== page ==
The ethics of asking strangers to pay
Brad and Sheena Van Orden arrive at the southern tip of South America.
There is a growing trend among travellers of using the internet to solicit donations to help fund their trips.
But if you want to quit your job and follow your dreams to travel the world, is it OK to ask others to pay? And how does that differ from accepting the help of a stranger you meet along the way?
Many travellers post "donate" buttons on their blogs, ranging from "buy us a beer" to requests for cash in return for useful travel tips. Others go further and use target-based crowd-funding websites such as Kickstarter or Indiegogo to launch fundraising campaigns that offer donor rewards, which can range from something as simple as a thank-you postcard to copies of creative products such as books or documentaries.
US couple Brad and Sheena Van Orden saw the uglier side of the phenomenon this week, when they launched a Kickstarter campaign to raise money for the proposed next leg of their round-the-world road trip: traversing China in their campervan. The route, they said, is prohibitively expensive due to China's high permit and guide fees. In return, donors will receive a digital version of the book they have pledged to write about their adventure.
The couple had raised 30% of their $25,602 target in just six days when they began to receive abusive messages, both through online comments and emails, about their “self-indulgent, middle class adventure”. These messages forced the couple to consider cancelling the fundraiser.
“We chose crowd-funding because we saw an opportunity to tell a story. It became a matter of business because we needed sponsors. It just made good sense to ask the people who would be reading our book to help,” Brad said. “What we didn’t expect was that, as word spread, there would be such a degree of hatred aimed at us. No longer was our project seen as a 'project', but as a couple of spoiled kids trying to get strangers to pay for our vacation. This is the entirely wrong message."
Among more than 200 comments on Autoblog, a website that featured their campaign, a reader that goes by the online name Michigan accused them of concocting a "flimsy scheme to defraud people" while another, Detox 440, said: “I have a hard enough time paying for my own life and interests... it's pretty crappy of you to ask others to subsidize your poor decisions.”
Another reader, Chi-town-andy, defended the couple’s campaign: “You don't have to give them money... this isn't a tax. Why can't we be appreciative of their journey and the risks involved?”
The ethics of asking for money are a topic of much debate among travellers. Bryan Scott, who is blogging his journey through Central America, said that his choices were “not someone else's responsibility to fund”.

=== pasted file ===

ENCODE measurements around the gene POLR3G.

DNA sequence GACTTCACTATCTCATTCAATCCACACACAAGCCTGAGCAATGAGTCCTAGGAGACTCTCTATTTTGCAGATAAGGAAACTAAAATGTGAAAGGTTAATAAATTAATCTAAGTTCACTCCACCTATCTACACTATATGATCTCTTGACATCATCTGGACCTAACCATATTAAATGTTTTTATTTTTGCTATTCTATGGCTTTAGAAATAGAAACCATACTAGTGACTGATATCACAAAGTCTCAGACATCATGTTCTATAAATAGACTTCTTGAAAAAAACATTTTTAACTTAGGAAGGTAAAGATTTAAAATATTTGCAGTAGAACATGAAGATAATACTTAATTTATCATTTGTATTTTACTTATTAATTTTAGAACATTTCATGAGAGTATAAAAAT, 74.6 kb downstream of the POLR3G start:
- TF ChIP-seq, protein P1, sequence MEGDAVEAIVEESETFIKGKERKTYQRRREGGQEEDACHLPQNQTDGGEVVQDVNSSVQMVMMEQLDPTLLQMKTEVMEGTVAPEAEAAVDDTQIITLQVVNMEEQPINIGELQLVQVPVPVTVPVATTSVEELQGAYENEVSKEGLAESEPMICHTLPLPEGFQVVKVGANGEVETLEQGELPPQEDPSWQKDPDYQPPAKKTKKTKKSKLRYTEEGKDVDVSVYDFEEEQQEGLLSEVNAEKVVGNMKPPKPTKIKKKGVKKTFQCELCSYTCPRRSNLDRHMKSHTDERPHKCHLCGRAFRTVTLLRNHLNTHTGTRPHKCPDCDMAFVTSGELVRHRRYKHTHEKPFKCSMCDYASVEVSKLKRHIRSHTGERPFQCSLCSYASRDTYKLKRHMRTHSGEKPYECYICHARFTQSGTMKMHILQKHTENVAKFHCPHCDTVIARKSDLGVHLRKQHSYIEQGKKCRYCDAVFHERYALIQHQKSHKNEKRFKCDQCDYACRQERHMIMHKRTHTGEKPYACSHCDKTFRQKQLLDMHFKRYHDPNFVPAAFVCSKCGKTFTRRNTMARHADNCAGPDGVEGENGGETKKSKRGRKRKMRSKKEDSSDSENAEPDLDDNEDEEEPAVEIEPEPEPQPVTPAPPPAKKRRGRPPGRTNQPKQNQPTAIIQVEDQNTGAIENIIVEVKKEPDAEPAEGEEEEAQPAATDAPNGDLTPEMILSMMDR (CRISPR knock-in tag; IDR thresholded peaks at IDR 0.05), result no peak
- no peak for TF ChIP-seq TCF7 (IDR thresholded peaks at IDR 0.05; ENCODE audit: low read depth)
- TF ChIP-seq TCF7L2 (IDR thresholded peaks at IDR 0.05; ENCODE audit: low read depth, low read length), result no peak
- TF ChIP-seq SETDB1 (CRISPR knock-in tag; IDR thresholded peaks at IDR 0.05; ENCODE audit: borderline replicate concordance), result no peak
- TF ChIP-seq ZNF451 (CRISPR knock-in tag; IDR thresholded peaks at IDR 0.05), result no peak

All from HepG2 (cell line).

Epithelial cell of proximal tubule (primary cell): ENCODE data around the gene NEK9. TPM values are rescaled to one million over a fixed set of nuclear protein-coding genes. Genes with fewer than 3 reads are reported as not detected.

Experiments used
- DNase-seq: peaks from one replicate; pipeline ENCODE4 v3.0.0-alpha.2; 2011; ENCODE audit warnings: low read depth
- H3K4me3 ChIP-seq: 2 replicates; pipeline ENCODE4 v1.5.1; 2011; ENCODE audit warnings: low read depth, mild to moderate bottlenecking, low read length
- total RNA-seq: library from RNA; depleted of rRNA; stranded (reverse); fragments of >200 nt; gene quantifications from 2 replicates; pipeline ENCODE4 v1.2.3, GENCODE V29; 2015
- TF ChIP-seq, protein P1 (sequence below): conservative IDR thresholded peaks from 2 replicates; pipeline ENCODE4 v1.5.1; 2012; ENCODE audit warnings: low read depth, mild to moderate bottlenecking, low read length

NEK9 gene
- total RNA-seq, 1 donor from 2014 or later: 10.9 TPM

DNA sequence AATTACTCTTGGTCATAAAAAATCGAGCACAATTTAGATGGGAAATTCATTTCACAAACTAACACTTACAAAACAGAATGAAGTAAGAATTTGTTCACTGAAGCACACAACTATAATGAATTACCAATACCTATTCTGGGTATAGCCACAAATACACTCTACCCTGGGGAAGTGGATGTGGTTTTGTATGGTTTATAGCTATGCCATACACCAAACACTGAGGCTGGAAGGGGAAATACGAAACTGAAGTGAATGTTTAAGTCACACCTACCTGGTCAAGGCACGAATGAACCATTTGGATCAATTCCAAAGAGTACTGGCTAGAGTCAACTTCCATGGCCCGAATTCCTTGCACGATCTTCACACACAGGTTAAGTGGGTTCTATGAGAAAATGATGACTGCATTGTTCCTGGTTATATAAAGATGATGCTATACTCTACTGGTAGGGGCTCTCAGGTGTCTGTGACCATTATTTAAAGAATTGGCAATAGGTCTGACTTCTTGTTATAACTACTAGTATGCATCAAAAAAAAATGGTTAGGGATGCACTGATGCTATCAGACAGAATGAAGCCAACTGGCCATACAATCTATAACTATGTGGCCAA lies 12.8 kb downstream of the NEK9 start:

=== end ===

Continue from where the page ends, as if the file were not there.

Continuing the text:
Overlanders Zach Channing and Jill DiMedio removed their website's donate button after it was only up for just a few days and returned the money they'd received after some family members disparaged the idea. “Knowing we'd lived simply and worked multiple jobs to save up enough money, they felt it was out of character and offensive,” DiMedio said.
But, like many bloggers, digital nomads Jessica and Kobus Mans and Jared McCaffree feel comfortable with their website’s "buy us a beer" button because it's a voluntary way for readers to reward them for the free travel information they publish. “Since we put a substantial amount of time in documenting campsites, budgeting, border crossings and internet availability, we have no qualms about creating a way people can send money if they want to,” Jessica said.
The history of travel is awash with tales of the kindness of strangers, taking in wandering travellers and giving them free food and shelter. So is asking for money online any different than accepting free hospitality from people encountered along a journey?
A family of six that has been travelling the world continuously for 13 years recently completed the African leg of their round-the-world journey, with plans to take on Europe next. But Herman and Candelaria Zapp said their travels would not have been possible without the help of the people they met. They have been hosted in some 2,500 homes during their travels, with countless others helping with more than just shelter.
“This [feat] has a roll call of 12,000 people who have helped,” Herman told the UK Daily Mail. “Almost 90% of the time we stay in people's homes.”
To many travellers, accepting free lodging and meals is totally different than asking for money. For example, even though Channing and DiMedio decided against adding a donation button to their website, they have participated in ”pirate” (free) camping on locals' land.
“What is happening is a non-monetary exchange that benefits both parties,” Channing said. “What we bring to the table is our story, our adventure, and our experiences.”
Similarly, in crowd-funding there can be a fine line between simply asking for cash and seeking donations in return for a service or creative work.
Blake Boles, author of The Unschool Adventures Guide to Online Travel Fundraising, said these campaigns are “not a charity drive” because participants must offer rewards in exchange for contributions. ”The most important ethical matter to consider is: can I truly deliver what I'm promising?” he said.
According to Boles, the Van Ordens approached their China project correctly – demonstrating they worked hard to save for their trip, offering interesting rewards and showing that the particular goal for which they're seeking money is a one-off opportunity they couldn't fund otherwise.
“Those who criticize either don't understand crowd funding or are perhaps just jealous of their incredible adventure,” he said. “People may accuse you of being cheeky, but if you've designed a respectable campaign, you're in the right.”
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